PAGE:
• The module includes numerous demos, videos, webform examples, as well as a ready-made customizable contact form that you can just grab and edit to your liking.
  • It’s possible to create forms of any complexity (including multi-page forms with multi-column layout and customizable progress bars, conditional logic, and much more).
  • You can configure the sending of customizable emails to your Drupal website admin or/and the sender.
  • The form data can be exported as CSV to Google Sheets or MS Excel. Thanks to the integration with the Views module, advanced reporting is available.
  • The module’s creators strive to follow the accessibility guidelines so forms work well with screen readers, keyboard input, and so on.
  • The Drupal Webform module has an API to extend its features.
  • Element encryption is possible thanks to the integration with the Webform Encrypt module.
  • Form submission and retrieval via a REST API is available with the Webform Rest module integration.
  • There is an almost endless list of other contributed modules that take Webform’s capabilities even further (Webform CiviCRM Integration, Webform Invitation, Webform Composite Tools, and so on).

How to add a webform to a Drupal content type

It is often beneficial to add online forms to Drupal content types in order to increase user engagement. For example, you can add an application form to a job listing, a sign-up form to an event description, a feedback form to a vendor page, and much more.

Adding webforms to Drupal content types is very easy thanks to a special “Webform” field that appears in Drupal content types when the Webform module is enabled. There have been issues with this in some module versions that required using additional modules Extra Field and Webform Extra field. However, now that we are using Drupal Webform 8.x-5.22 in our example, adding webforms to Drupal content types works perfectly out-of-the-box.

In our case, we have an Event content type to which we want to add a registration form. We create this form called “Register for the event” by going to “Structure — Webforms — Add webform.” Let’s compose it with a couple of elements — for example:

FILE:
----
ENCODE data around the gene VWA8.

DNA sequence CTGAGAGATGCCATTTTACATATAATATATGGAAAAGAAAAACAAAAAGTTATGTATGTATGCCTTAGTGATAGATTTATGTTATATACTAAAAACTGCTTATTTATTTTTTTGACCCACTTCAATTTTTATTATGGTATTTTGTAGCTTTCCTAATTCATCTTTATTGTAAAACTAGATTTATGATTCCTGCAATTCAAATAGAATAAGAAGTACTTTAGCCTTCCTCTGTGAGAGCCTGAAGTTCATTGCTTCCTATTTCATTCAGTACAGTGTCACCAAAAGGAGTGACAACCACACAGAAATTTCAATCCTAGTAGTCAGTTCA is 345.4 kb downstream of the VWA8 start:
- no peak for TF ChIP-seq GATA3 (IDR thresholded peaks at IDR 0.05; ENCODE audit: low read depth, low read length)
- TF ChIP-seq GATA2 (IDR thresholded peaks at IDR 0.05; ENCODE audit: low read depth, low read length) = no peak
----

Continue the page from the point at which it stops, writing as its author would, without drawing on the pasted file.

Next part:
• “Email”
  • “Name”
  • “Text field” (to ask about a user’s company)
  • “Terms of service” (to make it a Privacy Policy acceptance checkbox)
  • “Submit” button

While adding elements, we customize each of them in the right tab — change labels and edit the default settings to our liking. For example, the “Name” element by default has a complex structure with titles, first names, middle names, and last names, but we can delete the extra ones if we don’t need them. We can also customize the “Submit” button text. In addition, let’s make a few fields required by checking the relevant boxes next to them.

So we get the form that looks like this:


Let’s go ahead and add a field of the Webform type to our Event content type in “Structure — Content types — Event — Manage fields.”

The field label will be the one all users will see above the form (unless you choose to hide it in “Manage display.” While completing this field setup, we can select the default form that will appear during the creation of new content of this content type. The dropdown menu shows us all webforms that we have, and we select the newly created one.


We are almost theme! Let’s finally create an event content item and see how it looks with a registration form attached.

Build your best Drupal web forms with Golems!

We have shown you the ABC of adding Drupal webforms to content type. However, there are not enough letters in the alphabet to describe the full potential of the Drupal Webform — there are tons of form settings to make the forms fit your website like a glove. See how you can boost your user engagement using well-built online forms — contact the Golems development team!